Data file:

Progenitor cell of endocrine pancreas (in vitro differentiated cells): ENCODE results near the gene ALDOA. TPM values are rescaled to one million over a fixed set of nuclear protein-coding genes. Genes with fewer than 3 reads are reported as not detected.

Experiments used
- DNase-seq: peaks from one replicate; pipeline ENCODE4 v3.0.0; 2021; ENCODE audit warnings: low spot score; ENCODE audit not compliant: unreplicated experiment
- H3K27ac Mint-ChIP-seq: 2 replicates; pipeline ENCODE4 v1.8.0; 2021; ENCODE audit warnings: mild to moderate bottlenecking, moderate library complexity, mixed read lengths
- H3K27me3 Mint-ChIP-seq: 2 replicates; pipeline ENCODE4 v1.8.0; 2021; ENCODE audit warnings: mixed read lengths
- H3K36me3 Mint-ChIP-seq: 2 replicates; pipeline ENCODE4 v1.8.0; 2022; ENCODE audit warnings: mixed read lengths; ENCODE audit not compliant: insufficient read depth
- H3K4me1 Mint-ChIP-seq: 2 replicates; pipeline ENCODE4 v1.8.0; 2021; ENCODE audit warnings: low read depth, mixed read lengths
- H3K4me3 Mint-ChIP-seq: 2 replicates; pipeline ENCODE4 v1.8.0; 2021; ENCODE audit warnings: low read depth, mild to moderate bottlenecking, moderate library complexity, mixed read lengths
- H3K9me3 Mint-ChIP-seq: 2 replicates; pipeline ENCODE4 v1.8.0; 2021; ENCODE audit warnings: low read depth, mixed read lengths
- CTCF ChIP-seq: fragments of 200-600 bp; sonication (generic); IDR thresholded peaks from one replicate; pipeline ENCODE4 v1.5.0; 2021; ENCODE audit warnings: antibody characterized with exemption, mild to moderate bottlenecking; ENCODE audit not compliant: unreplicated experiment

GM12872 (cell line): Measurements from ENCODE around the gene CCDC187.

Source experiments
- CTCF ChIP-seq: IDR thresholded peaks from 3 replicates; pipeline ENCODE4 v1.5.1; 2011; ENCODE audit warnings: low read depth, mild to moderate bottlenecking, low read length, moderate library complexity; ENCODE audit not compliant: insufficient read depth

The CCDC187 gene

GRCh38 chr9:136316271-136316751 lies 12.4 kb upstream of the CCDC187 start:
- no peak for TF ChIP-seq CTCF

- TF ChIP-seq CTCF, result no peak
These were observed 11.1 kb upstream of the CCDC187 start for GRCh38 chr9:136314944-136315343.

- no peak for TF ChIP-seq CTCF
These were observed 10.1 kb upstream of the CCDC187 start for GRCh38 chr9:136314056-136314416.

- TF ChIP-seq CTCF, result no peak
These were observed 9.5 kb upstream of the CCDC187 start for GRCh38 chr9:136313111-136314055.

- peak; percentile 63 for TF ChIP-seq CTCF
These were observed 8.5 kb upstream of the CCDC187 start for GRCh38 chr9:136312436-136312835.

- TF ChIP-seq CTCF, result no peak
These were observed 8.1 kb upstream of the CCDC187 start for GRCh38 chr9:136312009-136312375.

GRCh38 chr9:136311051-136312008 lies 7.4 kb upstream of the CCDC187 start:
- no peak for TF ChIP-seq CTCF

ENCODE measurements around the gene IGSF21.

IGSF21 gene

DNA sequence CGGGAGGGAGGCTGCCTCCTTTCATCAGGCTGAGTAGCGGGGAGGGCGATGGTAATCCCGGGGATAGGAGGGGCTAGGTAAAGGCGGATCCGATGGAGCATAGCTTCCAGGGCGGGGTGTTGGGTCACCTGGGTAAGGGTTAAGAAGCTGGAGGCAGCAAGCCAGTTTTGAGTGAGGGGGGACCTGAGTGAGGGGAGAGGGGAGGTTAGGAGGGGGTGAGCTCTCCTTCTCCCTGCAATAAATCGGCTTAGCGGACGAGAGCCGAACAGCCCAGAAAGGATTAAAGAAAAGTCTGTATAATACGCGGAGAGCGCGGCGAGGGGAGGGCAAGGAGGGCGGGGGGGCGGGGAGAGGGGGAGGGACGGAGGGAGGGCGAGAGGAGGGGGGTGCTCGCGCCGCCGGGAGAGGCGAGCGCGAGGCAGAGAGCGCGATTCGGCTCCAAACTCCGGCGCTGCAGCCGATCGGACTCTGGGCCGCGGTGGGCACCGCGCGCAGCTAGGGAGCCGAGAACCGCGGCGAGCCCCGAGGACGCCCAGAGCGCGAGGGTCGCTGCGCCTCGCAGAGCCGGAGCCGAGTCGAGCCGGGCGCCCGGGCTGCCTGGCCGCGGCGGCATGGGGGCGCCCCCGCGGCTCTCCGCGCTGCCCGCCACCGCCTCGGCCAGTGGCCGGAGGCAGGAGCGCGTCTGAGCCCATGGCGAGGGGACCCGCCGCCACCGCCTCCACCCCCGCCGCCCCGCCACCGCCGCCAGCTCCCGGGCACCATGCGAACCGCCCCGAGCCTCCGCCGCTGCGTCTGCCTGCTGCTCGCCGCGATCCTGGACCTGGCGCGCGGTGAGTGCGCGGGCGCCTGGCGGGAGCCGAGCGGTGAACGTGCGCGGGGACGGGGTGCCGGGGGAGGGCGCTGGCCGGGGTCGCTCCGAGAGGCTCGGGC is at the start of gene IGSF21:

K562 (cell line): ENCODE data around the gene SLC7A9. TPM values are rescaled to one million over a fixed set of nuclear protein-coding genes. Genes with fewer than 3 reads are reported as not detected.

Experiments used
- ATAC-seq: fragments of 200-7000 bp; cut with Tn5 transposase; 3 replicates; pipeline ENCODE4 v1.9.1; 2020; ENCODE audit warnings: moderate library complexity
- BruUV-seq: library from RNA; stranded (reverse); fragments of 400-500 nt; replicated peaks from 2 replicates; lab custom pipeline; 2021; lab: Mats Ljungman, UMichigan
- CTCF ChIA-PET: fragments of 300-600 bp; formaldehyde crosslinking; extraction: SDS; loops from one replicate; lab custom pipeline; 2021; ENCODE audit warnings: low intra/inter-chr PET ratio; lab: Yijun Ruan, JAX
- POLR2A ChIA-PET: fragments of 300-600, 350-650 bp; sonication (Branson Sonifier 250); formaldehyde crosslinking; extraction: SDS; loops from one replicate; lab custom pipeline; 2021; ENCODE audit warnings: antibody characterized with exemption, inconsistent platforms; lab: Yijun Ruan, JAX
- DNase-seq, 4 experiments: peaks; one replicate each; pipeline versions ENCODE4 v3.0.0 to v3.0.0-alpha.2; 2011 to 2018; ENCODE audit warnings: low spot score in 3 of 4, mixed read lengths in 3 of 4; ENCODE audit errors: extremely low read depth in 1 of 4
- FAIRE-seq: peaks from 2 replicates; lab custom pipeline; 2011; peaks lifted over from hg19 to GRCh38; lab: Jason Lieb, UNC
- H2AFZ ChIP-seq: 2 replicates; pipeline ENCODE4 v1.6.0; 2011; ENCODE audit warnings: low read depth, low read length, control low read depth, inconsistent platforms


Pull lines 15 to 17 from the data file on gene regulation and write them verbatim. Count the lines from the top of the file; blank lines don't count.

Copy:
GRCh38 chr9:136316271-136316751 lies 12.4 kb upstream of the CCDC187 start:
- no peak for TF ChIP-seq CTCF

- TF ChIP-seq CTCF, result no peak